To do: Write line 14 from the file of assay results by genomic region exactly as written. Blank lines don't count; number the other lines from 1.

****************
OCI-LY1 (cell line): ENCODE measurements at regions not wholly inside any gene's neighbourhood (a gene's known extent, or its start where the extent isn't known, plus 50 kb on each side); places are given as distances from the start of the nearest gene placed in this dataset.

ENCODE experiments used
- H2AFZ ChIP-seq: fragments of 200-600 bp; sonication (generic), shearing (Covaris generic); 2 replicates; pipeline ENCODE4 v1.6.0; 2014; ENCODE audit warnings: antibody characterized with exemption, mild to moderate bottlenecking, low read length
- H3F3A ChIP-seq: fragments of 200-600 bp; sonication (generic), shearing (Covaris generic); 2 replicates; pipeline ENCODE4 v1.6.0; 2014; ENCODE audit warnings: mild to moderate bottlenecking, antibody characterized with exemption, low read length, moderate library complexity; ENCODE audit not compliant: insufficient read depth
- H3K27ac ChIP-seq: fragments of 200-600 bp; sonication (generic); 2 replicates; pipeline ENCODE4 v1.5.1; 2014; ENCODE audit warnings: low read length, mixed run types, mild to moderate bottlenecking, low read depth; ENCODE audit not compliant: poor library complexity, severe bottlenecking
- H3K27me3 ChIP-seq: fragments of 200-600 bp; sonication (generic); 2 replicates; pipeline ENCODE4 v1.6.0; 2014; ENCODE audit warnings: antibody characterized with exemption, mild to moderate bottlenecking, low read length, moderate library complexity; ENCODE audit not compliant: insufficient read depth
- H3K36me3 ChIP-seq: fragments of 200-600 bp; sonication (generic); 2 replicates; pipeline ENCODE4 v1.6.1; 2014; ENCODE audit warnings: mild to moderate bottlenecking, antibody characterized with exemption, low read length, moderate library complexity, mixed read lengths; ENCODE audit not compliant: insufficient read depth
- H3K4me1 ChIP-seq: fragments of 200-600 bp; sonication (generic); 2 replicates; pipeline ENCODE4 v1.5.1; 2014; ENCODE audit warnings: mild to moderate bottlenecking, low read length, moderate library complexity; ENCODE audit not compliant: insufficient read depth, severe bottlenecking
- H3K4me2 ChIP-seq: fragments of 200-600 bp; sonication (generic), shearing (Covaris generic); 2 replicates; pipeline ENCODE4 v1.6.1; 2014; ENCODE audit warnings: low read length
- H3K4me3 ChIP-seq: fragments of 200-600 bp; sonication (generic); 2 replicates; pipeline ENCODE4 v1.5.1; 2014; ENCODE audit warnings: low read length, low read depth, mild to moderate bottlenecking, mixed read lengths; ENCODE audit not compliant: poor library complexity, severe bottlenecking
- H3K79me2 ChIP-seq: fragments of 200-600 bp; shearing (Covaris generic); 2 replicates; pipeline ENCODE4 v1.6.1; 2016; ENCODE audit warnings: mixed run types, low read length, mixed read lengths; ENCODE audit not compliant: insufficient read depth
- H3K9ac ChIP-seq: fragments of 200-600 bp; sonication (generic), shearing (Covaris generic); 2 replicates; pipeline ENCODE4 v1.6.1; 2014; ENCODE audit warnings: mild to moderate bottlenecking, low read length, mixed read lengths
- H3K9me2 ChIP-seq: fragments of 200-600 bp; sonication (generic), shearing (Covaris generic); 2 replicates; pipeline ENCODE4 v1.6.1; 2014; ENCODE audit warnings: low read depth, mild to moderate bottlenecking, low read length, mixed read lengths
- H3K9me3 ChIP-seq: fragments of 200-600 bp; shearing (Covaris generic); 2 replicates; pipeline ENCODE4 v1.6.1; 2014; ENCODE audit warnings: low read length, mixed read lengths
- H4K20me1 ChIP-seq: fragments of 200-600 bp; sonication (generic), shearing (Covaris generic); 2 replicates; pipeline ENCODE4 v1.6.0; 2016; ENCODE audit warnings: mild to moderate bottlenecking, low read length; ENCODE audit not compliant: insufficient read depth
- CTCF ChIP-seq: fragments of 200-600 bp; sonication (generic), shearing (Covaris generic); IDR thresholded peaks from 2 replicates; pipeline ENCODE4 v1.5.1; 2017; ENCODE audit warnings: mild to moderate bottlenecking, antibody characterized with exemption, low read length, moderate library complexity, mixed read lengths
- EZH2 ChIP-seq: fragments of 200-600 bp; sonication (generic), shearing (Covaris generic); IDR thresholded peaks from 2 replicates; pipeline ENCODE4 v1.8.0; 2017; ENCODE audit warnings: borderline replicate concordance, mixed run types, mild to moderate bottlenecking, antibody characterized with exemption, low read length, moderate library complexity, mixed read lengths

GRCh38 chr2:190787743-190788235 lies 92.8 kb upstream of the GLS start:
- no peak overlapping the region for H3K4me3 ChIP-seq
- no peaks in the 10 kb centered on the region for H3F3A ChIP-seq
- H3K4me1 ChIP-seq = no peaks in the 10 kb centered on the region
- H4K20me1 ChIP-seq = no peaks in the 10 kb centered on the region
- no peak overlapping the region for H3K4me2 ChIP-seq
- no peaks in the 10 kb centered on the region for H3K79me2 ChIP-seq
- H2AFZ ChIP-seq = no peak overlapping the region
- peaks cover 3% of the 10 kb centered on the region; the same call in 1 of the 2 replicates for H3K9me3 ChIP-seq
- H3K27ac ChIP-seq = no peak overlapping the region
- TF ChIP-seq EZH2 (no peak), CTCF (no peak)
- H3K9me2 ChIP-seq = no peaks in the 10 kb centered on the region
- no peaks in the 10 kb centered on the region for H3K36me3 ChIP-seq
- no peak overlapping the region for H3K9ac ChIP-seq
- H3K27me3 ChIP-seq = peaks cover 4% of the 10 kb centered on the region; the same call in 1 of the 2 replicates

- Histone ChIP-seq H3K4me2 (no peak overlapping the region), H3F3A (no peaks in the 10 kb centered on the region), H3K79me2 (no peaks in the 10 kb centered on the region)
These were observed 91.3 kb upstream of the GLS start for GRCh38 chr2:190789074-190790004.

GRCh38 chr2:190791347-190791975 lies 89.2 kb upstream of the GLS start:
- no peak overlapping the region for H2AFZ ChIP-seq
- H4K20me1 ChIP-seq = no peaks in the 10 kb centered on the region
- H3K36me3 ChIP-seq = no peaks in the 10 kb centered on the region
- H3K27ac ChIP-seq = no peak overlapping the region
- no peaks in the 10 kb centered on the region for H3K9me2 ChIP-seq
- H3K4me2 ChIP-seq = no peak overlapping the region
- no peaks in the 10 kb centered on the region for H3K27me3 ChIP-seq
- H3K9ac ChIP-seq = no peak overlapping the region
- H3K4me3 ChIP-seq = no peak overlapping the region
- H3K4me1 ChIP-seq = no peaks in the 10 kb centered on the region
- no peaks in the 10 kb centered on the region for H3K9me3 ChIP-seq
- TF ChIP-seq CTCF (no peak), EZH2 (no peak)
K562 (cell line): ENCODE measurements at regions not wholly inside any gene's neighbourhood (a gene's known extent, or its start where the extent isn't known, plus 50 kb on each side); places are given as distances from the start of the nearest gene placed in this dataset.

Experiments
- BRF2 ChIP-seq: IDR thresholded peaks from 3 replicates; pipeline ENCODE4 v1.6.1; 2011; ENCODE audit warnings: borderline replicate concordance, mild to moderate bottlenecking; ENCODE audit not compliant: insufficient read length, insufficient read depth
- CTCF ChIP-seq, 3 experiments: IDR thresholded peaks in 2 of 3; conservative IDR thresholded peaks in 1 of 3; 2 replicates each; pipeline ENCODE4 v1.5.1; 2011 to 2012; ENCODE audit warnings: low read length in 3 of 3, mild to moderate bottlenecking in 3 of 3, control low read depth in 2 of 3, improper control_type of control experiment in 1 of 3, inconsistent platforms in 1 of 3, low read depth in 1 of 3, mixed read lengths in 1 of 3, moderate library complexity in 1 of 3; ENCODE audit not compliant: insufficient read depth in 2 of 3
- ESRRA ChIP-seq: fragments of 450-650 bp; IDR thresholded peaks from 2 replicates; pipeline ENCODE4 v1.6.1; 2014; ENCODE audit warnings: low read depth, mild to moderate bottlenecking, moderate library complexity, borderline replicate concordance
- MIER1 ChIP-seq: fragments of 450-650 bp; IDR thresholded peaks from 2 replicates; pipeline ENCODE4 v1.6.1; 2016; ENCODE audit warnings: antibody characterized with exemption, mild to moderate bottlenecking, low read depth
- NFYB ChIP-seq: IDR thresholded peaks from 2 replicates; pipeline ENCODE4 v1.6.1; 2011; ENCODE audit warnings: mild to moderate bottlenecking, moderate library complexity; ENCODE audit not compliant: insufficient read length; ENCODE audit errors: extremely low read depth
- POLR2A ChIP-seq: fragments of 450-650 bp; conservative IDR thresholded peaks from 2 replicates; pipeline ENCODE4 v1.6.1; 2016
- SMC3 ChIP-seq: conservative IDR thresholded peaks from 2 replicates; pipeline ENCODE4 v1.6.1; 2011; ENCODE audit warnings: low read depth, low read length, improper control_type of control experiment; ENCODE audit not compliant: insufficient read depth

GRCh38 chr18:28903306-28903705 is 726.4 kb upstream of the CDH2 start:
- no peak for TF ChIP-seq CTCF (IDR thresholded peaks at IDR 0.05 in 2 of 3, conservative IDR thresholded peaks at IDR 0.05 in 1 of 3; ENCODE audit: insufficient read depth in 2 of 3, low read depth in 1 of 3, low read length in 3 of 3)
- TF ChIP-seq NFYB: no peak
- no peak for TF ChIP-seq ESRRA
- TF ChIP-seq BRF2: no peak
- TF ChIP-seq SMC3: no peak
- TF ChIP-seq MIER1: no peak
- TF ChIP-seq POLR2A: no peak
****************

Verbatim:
- H3K9me3 ChIP-seq: fragments of 200-600 bp; shearing (Covaris generic); 2 replicates; pipeline ENCODE4 v1.6.1; 2014; ENCODE audit warnings: low read length, mixed read lengths